Levin predicts vote to authorize ISIS fight in lame-duck session

Senate Armed Services Chairman Carl LevinCarl Milton LevinThe Hill's Morning Report - Biden officials brace for worst despite vaccine data Michigan GOP unveils dozens of election overhaul bills after 2020 loss How President Biden can hit a home run MORE (D-Mich.) on Wednesday predicted that lawmakers would vote on giving President Obama the authorization to use military force against the Islamic State in Iraq and Syria (ISIS) when they reconvene after the midterm elections.

“There is no way that issue is not going to be addressed, I believe. It should be addressed,” he said during a Defense Writers Group breakfast. “One way or another, the AUMF issue has got to … be resolved.”

He said that the Authorization for the Use of Military Force (AUMF) would be taken up as a stand-alone measure or possibly as an amendment to an omnibus spending bill or another continuing resolution.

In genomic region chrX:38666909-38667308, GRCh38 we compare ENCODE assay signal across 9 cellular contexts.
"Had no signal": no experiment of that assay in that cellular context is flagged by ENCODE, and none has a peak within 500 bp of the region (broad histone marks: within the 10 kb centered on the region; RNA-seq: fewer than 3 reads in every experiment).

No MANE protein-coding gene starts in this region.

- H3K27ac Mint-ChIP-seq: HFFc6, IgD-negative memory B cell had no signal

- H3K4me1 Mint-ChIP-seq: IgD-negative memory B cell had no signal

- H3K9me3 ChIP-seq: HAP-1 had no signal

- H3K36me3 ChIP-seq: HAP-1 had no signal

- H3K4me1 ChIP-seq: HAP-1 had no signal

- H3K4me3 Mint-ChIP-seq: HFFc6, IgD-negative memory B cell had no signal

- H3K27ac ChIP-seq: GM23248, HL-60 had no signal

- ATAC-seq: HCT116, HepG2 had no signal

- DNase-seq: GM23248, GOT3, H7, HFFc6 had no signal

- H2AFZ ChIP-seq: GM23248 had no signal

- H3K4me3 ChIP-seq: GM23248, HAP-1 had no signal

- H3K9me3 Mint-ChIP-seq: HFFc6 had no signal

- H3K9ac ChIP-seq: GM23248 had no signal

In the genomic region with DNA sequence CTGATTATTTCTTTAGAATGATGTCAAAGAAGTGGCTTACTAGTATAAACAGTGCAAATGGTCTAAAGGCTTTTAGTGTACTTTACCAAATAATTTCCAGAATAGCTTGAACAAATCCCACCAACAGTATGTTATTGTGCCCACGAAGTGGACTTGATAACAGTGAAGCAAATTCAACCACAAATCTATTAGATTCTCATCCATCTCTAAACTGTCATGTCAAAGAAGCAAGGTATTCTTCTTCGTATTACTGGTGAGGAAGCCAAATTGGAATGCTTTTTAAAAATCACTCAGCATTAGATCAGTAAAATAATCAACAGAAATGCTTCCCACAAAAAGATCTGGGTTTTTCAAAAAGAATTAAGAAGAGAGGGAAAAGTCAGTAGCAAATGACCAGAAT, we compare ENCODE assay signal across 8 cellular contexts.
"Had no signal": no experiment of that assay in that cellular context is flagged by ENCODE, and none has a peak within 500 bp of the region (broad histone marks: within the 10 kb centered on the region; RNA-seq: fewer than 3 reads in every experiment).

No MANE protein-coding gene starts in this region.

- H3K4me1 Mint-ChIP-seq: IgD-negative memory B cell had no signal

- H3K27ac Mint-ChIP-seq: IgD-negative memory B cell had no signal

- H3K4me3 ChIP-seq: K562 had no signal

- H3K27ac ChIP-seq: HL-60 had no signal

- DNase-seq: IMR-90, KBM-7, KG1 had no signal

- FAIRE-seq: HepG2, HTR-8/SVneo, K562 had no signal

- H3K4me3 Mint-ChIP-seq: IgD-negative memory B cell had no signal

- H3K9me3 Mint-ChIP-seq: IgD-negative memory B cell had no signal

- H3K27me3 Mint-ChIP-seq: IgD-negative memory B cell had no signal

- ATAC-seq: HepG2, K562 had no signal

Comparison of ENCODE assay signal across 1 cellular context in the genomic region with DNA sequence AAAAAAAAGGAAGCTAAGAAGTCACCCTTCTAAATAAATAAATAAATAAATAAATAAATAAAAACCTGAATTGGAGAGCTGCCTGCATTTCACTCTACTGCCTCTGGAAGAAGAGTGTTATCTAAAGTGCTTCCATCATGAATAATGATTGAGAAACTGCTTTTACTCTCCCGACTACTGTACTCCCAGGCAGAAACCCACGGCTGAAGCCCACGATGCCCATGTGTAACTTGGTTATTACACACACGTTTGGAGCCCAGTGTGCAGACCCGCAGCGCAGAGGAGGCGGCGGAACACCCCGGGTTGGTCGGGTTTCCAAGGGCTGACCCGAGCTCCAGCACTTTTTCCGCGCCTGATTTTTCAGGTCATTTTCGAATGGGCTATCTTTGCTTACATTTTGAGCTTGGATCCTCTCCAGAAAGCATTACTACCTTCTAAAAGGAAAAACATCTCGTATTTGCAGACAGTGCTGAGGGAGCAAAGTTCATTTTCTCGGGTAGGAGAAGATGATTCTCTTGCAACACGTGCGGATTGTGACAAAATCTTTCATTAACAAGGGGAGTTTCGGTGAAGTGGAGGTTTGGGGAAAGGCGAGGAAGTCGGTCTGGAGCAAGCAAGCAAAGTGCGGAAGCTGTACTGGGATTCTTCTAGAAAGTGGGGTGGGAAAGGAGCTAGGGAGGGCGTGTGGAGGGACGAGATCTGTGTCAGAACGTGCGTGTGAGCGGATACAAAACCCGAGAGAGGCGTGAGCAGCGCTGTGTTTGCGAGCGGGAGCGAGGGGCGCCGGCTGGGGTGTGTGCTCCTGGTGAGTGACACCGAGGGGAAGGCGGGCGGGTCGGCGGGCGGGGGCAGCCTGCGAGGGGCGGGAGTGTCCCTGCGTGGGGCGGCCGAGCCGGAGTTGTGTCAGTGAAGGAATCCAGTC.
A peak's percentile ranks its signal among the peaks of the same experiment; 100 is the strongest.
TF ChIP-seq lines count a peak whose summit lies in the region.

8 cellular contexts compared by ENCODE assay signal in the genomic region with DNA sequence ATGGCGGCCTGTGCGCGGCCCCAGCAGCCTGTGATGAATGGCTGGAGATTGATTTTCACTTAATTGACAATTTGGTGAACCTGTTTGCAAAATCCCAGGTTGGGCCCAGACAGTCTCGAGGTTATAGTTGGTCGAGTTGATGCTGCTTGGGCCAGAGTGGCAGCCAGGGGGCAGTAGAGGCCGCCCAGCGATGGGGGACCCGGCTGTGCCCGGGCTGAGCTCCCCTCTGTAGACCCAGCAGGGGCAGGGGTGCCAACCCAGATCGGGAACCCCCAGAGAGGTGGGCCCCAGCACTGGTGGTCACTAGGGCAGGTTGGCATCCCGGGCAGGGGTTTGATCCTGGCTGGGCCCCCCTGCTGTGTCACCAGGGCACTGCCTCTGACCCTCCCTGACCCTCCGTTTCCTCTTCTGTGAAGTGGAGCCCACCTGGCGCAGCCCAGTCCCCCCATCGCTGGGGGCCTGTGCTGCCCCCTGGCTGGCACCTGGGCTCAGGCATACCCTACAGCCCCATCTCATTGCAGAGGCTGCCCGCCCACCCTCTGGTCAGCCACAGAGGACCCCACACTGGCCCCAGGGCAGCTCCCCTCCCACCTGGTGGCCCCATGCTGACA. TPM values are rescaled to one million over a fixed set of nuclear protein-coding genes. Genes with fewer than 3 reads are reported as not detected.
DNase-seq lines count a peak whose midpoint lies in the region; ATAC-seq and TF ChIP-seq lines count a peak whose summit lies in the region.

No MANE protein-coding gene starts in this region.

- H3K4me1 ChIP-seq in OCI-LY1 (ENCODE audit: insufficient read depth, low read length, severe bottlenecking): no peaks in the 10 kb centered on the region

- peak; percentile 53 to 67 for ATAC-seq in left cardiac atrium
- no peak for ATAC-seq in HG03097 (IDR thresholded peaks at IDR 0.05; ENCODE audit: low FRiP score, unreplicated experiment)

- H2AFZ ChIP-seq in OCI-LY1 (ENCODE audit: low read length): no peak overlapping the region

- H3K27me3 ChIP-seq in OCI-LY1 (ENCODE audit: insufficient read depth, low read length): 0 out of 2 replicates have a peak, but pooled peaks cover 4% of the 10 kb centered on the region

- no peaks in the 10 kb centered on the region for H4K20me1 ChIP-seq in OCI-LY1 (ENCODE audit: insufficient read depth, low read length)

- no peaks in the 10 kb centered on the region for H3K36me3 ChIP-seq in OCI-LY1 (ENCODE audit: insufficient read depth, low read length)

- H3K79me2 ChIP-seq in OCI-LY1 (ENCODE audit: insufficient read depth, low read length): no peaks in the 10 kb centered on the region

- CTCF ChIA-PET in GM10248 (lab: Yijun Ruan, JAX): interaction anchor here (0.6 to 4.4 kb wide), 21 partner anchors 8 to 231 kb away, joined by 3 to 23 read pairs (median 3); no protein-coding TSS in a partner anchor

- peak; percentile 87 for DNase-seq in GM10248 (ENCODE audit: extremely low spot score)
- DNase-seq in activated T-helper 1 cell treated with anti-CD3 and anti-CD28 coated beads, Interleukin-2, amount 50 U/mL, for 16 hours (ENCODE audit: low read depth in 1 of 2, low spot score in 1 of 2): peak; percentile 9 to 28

The spending bills are “the most logical place for Congress to express an opinion” because lawmakers can decide to use the measures to cut off funding for any military campaign, Levin told reporters.

The debate over whether Congress should hold an up-or-down vote on authorizing military action against the terror group has been reignited after the U.S. and allies began conducting airstrikes against ISIS targets in Syria.

Levin said he would support a new authorization, even though he believes the president already has the authority to battle ISIS.

“I’m for an AUMF. I think we should speak on the subject. We don’t have to, but we ought to,” he said.

Levin predicted that any eventual authorization measure would be approved on a bipartisan basis.